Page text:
Today we're going to be talking about in navicular fractures. This is a very rare fracture, but I would say one of the more important bones that you need to know about. So unfortunately, these two are often misdiagnosed or there's often a delay in diagnosis, but the navicular bone plays a very important role in your foot. So essentially here's your foot, this is your big toe. We call this sort of the medial ray, if you will. We break the foot up into three parts, your forefoot, your midfoot in your hind foot. The navicular lies sort of in that midfoot region. And what it does is, is the midfoot serves as a pivot point.
So when you heel strike and your foot hits the ground, and as you push off, you kind of lock your midfoot, which allows your calf muscle to contract and pull your heel up and thrust you forward. And so there's a lot of forces going through this midfoot, specifically the navicular. And so it acts as a nice link through this whole medial column of your foot. So what happens is, these are can be real subtle injuries or they can be something traumatic like a car accident. You typically don't have people walking in our office every two weeks with a navicular fracture.
Again, these are very rare. I tend to see more athletes that have in navicular fractures and typically they're navicular stress fractures, meaning that they've stretched this bone in some capacity, they've either overused it, or stressed it in some capacity playing all year round sports, maybe running in a marathon, maybe a weekend warrior picked up say tennis for the first time in three years, and started playing five days a week. So you're overloading the column of the foot.
Sometimes people have flat foot issues where their arche is collapsing some. And so they tend to load that navicular little bit more than other people. Either way, it lies real close to the ankle joint. And so typically people come in and say, my foot hurts. And it's sort of a vague pain and they kind of point, they can either point on top of the foot or point on the side. When they put on the top, it's so close to the ankle joint, people automatically think it's an ankle problem. And the reality, it's a navicular problem. And so you have to have a very high index of suspicion for a fracture.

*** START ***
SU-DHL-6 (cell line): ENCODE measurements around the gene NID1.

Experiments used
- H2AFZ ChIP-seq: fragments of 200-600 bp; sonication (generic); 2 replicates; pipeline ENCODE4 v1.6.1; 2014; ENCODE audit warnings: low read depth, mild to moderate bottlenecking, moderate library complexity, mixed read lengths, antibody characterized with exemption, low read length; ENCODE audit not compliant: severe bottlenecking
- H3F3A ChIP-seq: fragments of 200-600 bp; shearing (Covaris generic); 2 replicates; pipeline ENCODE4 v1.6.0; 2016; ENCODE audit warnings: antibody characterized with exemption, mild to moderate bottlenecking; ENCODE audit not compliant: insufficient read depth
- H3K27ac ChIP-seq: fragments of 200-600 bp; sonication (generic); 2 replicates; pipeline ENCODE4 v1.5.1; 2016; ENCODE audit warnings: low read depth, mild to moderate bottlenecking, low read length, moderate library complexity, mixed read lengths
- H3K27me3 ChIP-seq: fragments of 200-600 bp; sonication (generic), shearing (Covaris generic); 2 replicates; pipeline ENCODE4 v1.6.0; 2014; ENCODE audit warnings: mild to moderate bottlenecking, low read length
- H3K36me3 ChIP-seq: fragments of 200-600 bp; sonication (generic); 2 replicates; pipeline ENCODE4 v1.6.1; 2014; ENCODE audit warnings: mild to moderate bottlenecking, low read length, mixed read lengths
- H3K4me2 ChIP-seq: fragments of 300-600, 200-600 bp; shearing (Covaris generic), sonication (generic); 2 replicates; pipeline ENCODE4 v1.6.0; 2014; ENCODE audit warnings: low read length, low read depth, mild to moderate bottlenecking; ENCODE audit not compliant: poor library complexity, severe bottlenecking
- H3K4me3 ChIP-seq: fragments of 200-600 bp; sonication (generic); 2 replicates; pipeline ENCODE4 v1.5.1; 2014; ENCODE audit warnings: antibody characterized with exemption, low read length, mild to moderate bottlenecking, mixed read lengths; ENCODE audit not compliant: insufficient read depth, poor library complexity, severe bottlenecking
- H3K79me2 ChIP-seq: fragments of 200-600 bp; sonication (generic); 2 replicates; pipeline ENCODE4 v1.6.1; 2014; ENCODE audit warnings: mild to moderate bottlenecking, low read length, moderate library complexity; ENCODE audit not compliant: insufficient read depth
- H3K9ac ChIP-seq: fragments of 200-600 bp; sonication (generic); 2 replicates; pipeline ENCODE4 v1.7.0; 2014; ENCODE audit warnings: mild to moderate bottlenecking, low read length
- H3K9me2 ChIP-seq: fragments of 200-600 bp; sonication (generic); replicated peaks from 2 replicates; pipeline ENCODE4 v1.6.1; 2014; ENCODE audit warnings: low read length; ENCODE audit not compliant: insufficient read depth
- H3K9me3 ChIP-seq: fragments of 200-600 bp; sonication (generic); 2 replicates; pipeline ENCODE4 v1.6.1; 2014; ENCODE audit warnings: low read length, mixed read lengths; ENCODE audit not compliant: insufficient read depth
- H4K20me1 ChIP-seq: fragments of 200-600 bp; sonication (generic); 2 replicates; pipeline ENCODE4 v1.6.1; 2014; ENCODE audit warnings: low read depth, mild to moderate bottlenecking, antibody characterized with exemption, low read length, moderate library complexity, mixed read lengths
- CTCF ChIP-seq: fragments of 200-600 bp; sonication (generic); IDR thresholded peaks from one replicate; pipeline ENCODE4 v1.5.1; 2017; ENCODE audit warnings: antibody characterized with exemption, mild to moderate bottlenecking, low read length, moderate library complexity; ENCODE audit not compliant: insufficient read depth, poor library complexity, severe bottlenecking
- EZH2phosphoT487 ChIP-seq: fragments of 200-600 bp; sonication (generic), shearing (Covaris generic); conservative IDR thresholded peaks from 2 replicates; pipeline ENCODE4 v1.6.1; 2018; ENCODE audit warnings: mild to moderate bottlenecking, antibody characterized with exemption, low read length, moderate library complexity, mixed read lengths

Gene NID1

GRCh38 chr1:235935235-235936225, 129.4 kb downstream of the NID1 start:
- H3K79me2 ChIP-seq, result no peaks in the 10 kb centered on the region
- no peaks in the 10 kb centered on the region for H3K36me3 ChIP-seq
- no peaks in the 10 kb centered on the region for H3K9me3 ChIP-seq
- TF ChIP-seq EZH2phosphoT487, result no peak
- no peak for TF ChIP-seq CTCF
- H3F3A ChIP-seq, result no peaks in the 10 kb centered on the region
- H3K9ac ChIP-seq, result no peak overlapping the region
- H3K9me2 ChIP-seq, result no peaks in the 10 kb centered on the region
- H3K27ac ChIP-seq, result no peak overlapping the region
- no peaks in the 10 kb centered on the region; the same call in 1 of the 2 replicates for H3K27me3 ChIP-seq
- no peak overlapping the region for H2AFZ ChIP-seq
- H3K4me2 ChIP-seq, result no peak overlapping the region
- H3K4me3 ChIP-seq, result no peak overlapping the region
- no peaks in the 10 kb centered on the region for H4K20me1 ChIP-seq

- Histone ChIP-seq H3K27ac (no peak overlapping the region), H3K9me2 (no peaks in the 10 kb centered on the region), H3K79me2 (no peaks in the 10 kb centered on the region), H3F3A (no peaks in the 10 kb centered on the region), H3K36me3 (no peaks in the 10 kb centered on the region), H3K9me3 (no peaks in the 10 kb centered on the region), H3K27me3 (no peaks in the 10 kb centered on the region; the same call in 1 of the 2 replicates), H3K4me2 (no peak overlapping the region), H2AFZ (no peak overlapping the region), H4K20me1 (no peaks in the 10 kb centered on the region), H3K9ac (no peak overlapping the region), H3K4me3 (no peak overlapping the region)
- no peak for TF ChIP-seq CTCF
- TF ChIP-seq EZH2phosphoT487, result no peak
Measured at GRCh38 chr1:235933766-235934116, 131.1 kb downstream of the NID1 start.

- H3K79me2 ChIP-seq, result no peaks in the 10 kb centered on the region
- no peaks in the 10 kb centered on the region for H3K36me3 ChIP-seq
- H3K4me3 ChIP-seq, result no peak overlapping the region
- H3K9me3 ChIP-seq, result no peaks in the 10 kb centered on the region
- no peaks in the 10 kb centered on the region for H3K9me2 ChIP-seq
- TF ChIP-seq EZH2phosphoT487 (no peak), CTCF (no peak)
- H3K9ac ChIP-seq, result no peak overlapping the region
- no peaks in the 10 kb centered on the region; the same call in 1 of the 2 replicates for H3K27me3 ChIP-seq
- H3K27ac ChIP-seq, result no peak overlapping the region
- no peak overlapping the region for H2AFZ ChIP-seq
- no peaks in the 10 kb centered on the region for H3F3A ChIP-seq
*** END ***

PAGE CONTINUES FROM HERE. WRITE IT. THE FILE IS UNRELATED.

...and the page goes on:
And so for the subtle ones, which are more, harder to find, these things linger for months. And the key to this is having an early diagnosis. And so they come in, typical pain. You typically palpate around and typically it's dorsal pain, right over the navicular bone, sometimes it's on the side. And on the side there's a very important tendon that attaches called your posterior tibial tendon. And that's what allows your heel to come off the ground as well. It supports the arch. And so the tuberosity is the part that's on the side. And that can be [inaudible 00:02:44] off in some type of injury.
But typically there's an avulsion fracture, or a stress reaction in that navicular bone. And that stress reaction, if it's not caught early, it can lead to a more advanced problem where the bone actually cracks and actually have a full fracture where the bone's in actually two pieces. That's something you want to avoid because of all the bones in the foot and ankle, the blood supply to this bone is there's really the most unique blood flow of all the bones out here. So blood flow comes from the top and also comes from the bottom, a little bit of perforation from the side. And so there's areas in this bone where the blood flow gets compromised, that bone will die.
If you have [avasc 00:03:24] or necrotic or dead bone, that's a problem, because then that bone has to come out. And if that bone begins to thin and collapse, you lose that medial arch we talked about, and then the foot begins to collapse. And that's a problem. You have to fill something in place of that, do some type of salvage fusion procedure, which is very involved, and your foot's never the same. So someone comes in with a stress reaction, typically x-rays are normal because it's very hard to diagnose. You don't see a fracture because you can't get the plane properly.
So oftentimes she'll get an MRI, and the MRI shows the stress reaction in that bone. And if there's a stress reaction in that bone, you need to get a CT scan because a lot of times that stress reaction won't show an actual crack. And so if there's a stress reaction in the bone, you get a CT scan, there's no fracture that can typically be treated non-operatively, maybe in a splint or a boot, non-weight bearing or a boot walking on their heel. And then you have to follow these things, takes a long time for these to heal. Sometimes eight, sometimes three months, eight weeks to three months, somewhere in there.
Other times if there's an actual fracture line, we'll actually take those cases to surgery and we'll put screws across that bone. We'll drill some holes across that bone and then try to get a screw across to compress that bone to aid in healing. With the advent of Biologics, now Biologics play a huge role in some of these treatments. We can sometimes take bone marrow aspirate from your pelvis, from the heel bone, and we'll concentrate those stem cells, and we'll inject that into the bone and put a screw across that to help heal that.
So, a rare fracture in summary. Oftentimes if it's truly, there's no crack, can be treated typically non-weight bearing with strict follow ups, maybe with even MRIs. If there's a fracture through the bone itself, it needs to be fixed. And make sure you seek a good professional who knows what they're doing, how to treat these, because they can be devastating. And if you want more information on this, please visit my website nilssenorthopedics.com and look up navicular fractures.